December 13, 2007
‘Wedding planner to the stars’ focuses on details, details and also details
(Page 2 - Previous Page)"I drive my kids nuts with their parties," she laughed. "It's details, details, details."
And yet, it's those "details, details, details" that make a wedding -- or any event for that matter -- planned by Weiss special.
"They don't want their wedding to look like another wedding," she said of her clients. "We're always trying to find ways to make it unique. It's hard when brides and grooms are on the circuit -- they're sometimes going to 10 weddings a year."
But, according to Weiss, there are endless ways to personalize a wedding, and one of her favorites is through special foods and recipes. "It's nice to add something from the family," she said. At one wedding reception, she served matzah ball soup as a first course. "We put little recipe cards above the serving plate," she recalled. "The bride, that's what she remembered growing up. It was her way of pulling her grandmother in."
Which is fitting, Weiss said, because a harkening back to heritage is something she has seen more and more of lately with her rock star clients, especially the Jewish ones. She notes, for example, the renewed popularity among Jewish couples of the bride circling the groom seven times.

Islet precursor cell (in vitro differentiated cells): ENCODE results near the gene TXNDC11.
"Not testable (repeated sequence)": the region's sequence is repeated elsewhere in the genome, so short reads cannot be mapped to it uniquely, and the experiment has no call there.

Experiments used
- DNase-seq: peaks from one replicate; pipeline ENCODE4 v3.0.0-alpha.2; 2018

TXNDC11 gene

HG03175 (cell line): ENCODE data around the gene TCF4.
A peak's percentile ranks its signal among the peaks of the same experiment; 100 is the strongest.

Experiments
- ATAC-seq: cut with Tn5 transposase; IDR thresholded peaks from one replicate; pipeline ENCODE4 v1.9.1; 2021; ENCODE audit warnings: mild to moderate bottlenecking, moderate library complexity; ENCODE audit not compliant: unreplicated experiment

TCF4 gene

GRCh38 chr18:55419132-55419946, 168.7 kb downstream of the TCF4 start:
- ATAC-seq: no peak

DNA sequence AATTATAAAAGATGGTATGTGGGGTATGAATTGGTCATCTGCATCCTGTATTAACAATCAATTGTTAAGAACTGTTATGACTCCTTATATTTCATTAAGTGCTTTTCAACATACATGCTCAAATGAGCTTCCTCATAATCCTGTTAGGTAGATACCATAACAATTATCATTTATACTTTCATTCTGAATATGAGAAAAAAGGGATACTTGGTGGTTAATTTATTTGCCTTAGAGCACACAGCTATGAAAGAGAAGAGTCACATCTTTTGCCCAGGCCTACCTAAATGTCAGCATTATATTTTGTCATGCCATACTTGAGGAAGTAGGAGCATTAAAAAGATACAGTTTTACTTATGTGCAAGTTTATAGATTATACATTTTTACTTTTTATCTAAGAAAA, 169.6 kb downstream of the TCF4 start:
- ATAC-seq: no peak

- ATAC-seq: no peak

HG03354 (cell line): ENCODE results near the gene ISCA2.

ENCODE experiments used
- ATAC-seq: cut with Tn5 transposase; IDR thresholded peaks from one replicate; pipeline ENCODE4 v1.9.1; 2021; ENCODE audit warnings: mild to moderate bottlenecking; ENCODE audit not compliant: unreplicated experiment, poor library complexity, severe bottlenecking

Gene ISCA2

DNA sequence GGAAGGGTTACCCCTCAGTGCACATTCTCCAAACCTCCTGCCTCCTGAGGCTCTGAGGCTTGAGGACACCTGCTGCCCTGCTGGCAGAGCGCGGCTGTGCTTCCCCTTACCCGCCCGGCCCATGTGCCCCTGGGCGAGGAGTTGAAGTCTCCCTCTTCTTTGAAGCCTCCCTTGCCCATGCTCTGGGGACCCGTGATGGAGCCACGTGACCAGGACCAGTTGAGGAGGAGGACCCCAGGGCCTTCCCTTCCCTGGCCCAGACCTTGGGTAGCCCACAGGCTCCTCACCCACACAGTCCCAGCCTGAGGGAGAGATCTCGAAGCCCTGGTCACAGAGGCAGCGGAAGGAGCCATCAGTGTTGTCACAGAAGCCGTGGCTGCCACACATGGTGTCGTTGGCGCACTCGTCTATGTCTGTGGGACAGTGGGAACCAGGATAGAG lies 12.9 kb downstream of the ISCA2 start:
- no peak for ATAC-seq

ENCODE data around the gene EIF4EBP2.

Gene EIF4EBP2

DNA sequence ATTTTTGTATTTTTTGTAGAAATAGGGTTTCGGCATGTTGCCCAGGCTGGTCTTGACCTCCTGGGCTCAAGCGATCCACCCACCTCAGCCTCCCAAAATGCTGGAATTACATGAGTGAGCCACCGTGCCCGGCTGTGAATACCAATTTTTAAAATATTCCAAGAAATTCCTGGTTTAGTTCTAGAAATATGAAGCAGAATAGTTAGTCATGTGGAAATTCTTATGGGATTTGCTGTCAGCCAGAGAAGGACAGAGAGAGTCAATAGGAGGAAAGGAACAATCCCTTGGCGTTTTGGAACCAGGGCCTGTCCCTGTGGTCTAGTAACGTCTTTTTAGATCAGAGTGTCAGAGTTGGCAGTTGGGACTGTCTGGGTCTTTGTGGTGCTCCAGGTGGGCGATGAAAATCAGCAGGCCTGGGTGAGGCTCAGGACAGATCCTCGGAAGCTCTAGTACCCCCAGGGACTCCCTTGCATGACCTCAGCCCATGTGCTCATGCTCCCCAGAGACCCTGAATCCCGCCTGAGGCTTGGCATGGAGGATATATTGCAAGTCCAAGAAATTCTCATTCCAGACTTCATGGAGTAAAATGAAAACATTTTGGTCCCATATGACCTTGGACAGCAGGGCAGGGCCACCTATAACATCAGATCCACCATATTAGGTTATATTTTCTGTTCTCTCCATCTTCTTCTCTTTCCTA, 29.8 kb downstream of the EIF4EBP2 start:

"A lot of them are being considerate to the guests and doing programs that explain all the Jewish traditions: what the chuppah is, why we drink from the same glass of wine, why we break the glass. I think that's really nice," she said.
Still, the most pronounced wedding trend Weiss observes has nothing to do with cakes or colors -- it's the involvement of that formerly silent partner: the groom. "I'm not doing one wedding where the groom is not involved," she said. "I used to meet them at the wedding. A lot of brides and grooms today are older. They're getting married in their 30s -- some of them are paying for it -- and they both want to be involved."
As for her professional advice for couples undertaking the endeavor as a team, Weiss cautions them to remember that "the key word is compromise. It's a big lesson in the relationship."
Then again, having a top-notch wedding planner like Weiss, who has more than 15 years' experience under her belt, does help to smooth out any kinks.
"It's not only about the wedding," Weiss said of her role. "It's my responsibility to try as hard as I can to make planning the wedding a great experience."
For more information, visit http://www.mindyweiss.com/ and
Reprinted courtesy of World Jewish Digest.
Lisa Keys is a New York-based freelance writer whose work has appeared in The New York Times, the New York Post, The Forward and other publications.
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